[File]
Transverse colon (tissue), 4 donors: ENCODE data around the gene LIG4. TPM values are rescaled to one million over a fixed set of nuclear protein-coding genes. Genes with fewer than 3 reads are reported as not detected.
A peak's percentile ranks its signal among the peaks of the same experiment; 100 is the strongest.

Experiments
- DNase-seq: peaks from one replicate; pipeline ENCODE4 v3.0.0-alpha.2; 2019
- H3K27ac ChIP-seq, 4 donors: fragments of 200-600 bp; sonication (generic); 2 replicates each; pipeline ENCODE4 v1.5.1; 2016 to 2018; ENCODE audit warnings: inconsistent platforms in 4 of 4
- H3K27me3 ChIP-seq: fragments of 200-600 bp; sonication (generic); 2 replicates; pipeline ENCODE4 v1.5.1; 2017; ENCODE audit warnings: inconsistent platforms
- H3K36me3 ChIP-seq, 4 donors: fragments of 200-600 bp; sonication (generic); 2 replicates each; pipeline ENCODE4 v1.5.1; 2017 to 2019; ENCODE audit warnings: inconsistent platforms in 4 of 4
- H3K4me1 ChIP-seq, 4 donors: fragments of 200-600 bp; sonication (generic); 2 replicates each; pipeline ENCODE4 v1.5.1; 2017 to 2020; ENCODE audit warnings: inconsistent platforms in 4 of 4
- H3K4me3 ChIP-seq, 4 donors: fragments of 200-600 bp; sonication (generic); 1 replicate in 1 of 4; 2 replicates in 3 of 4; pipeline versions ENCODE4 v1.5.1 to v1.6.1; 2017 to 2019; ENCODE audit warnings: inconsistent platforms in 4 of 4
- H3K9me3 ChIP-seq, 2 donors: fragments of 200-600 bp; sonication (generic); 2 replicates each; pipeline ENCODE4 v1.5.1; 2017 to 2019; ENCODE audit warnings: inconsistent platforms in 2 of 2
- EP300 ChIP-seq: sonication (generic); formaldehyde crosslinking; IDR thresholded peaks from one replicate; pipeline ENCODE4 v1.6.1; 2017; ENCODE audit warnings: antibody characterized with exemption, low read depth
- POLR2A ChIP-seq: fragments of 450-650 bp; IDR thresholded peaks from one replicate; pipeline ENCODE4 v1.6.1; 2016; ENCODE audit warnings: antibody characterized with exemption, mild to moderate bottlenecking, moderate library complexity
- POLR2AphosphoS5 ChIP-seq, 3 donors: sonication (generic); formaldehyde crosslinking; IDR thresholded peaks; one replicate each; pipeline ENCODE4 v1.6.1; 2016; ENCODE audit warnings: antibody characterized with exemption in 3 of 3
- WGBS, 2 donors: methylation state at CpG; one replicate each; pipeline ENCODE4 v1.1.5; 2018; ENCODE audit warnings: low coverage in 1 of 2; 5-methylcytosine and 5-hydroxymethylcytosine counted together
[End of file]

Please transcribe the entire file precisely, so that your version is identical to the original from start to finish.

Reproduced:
Transverse colon (tissue), 4 donors: ENCODE data around the gene LIG4. TPM values are rescaled to one million over a fixed set of nuclear protein-coding genes. Genes with fewer than 3 reads are reported as not detected.
A peak's percentile ranks its signal among the peaks of the same experiment; 100 is the strongest.

Experiments
- DNase-seq: peaks from one replicate; pipeline ENCODE4 v3.0.0-alpha.2; 2019
- H3K27ac ChIP-seq, 4 donors: fragments of 200-600 bp; sonication (generic); 2 replicates each; pipeline ENCODE4 v1.5.1; 2016 to 2018; ENCODE audit warnings: inconsistent platforms in 4 of 4
- H3K27me3 ChIP-seq: fragments of 200-600 bp; sonication (generic); 2 replicates; pipeline ENCODE4 v1.5.1; 2017; ENCODE audit warnings: inconsistent platforms
- H3K36me3 ChIP-seq, 4 donors: fragments of 200-600 bp; sonication (generic); 2 replicates each; pipeline ENCODE4 v1.5.1; 2017 to 2019; ENCODE audit warnings: inconsistent platforms in 4 of 4
- H3K4me1 ChIP-seq, 4 donors: fragments of 200-600 bp; sonication (generic); 2 replicates each; pipeline ENCODE4 v1.5.1; 2017 to 2020; ENCODE audit warnings: inconsistent platforms in 4 of 4
- H3K4me3 ChIP-seq, 4 donors: fragments of 200-600 bp; sonication (generic); 1 replicate in 1 of 4; 2 replicates in 3 of 4; pipeline versions ENCODE4 v1.5.1 to v1.6.1; 2017 to 2019; ENCODE audit warnings: inconsistent platforms in 4 of 4
- H3K9me3 ChIP-seq, 2 donors: fragments of 200-600 bp; sonication (generic); 2 replicates each; pipeline ENCODE4 v1.5.1; 2017 to 2019; ENCODE audit warnings: inconsistent platforms in 2 of 2
- EP300 ChIP-seq: sonication (generic); formaldehyde crosslinking; IDR thresholded peaks from one replicate; pipeline ENCODE4 v1.6.1; 2017; ENCODE audit warnings: antibody characterized with exemption, low read depth
- POLR2A ChIP-seq: fragments of 450-650 bp; IDR thresholded peaks from one replicate; pipeline ENCODE4 v1.6.1; 2016; ENCODE audit warnings: antibody characterized with exemption, mild to moderate bottlenecking, moderate library complexity
- POLR2AphosphoS5 ChIP-seq, 3 donors: sonication (generic); formaldehyde crosslinking; IDR thresholded peaks; one replicate each; pipeline ENCODE4 v1.6.1; 2016; ENCODE audit warnings: antibody characterized with exemption in 3 of 3
- WGBS, 2 donors: methylation state at CpG; one replicate each; pipeline ENCODE4 v1.1.5; 2018; ENCODE audit warnings: low coverage in 1 of 2; 5-methylcytosine and 5-hydroxymethylcytosine counted together